In the late 80s, Kelly conceived and oversaw the publication of four versions of the Whole Earth Catalogs. These were award-winning compendiums evaluating all the best “tools” available for self-education. (Over a million Whole Earth Catalogs have been sold.) The kind of tools reviewed include hardware, power tools, books, and software — anything that leverages power to individuals. In 1988 Kelly edited, published, and wrote much of Signal, a Whole Earth Catalog of personal communication tools, which evaluated the technologies of faxes, satellite TV, cellular, digital retouching, online systems and the whole emerging world of digital technology. Signal was a precursor to Wired magazine. In 2003 Kelly launched the Cool Tools website to review one tool daily. In 2014  he published the best from 11 years of reviews as a large, oversized, 500-page Whole Earth Catalog inspired book in paper. The Cool Tools book was a #15 bestseller on Amazon.

Kelly was a founding board member of the WELL, a very early online service started in 1985 by the Point Foundation (Kelly was director of Point from 1985-1990). The WELL is considered to be the pioneer in developing online communities and social networks, and it influenced other early online companies such as AOL.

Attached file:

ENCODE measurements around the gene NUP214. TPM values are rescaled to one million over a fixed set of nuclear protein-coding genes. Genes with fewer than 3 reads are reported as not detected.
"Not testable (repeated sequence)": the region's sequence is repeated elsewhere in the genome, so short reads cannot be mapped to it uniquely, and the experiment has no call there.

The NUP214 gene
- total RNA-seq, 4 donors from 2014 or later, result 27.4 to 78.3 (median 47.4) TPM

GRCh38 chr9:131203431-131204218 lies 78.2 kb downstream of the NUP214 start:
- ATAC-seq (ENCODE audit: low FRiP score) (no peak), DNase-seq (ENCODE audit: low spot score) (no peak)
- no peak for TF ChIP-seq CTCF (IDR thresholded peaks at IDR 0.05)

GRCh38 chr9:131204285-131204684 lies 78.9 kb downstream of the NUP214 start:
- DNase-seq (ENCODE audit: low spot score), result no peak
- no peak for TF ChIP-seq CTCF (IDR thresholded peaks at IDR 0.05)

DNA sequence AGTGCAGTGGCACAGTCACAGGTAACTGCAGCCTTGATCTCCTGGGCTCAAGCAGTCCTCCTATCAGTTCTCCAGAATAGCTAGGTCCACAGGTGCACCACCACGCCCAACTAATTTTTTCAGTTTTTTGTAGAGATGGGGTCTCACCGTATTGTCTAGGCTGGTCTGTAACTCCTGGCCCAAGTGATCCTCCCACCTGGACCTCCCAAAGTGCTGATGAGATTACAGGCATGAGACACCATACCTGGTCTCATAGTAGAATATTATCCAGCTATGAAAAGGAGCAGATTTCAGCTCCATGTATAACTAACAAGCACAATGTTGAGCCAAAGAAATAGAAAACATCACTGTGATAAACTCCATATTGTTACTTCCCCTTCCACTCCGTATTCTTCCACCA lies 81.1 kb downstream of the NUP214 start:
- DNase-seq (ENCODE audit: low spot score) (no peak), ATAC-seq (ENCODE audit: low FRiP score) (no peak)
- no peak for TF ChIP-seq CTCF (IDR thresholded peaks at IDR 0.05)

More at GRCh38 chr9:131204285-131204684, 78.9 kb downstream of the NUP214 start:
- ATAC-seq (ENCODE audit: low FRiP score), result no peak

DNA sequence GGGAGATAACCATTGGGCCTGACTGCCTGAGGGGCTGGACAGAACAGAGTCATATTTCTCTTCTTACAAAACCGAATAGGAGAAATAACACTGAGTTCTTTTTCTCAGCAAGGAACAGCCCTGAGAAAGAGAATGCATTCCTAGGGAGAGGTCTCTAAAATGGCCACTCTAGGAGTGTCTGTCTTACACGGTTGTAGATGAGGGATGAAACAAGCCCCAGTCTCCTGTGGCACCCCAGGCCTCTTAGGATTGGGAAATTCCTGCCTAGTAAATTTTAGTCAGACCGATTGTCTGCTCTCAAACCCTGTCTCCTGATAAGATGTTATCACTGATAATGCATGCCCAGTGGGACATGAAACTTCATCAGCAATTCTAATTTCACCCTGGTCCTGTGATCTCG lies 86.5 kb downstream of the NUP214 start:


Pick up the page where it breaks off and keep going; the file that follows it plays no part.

As director of the Point Foundation, Kelly was involved in initiating several techno-culture experiments. He launched Cyberthon in 1990, the first round-the-clock virtual reality jamboree. This brought together for the first time, all existing virtual reality prototypes and allowed 400 invited guests to try them out. It was the first chance the lay public had to try VR. Kelly was also co-founder of the annual Hackers’ Conference, a weekend rendezvous which in 1984 brought together three generations of legendary computer programmers for the first time.

Kelly is the author of Out of Control: The New Biology of Machines, Economic and Social Systems, published in 1994. This wide-ranging book is about how machines, the economy, and all large human-made inventions are becoming biological. Fortune magazine called it “essential reading for all executives.” His second book, New Rules for the New Economy, was published in 1998. It outlines the new economics based in the digital world, introducing the importance of “free” prices. New Rules was a bestseller in the US and has been translated into German, Spanish, Italian, Greek, Chinese, Japanese, Korean, Dutch, Swedish, Portuguese and Estonian.  What Technology Wants, published in 2010, offers the first theory for technology, defining the nature of this force in the universe. His most recent book is The Inevitable (2016), about the unavoidable trends in the next 20 years.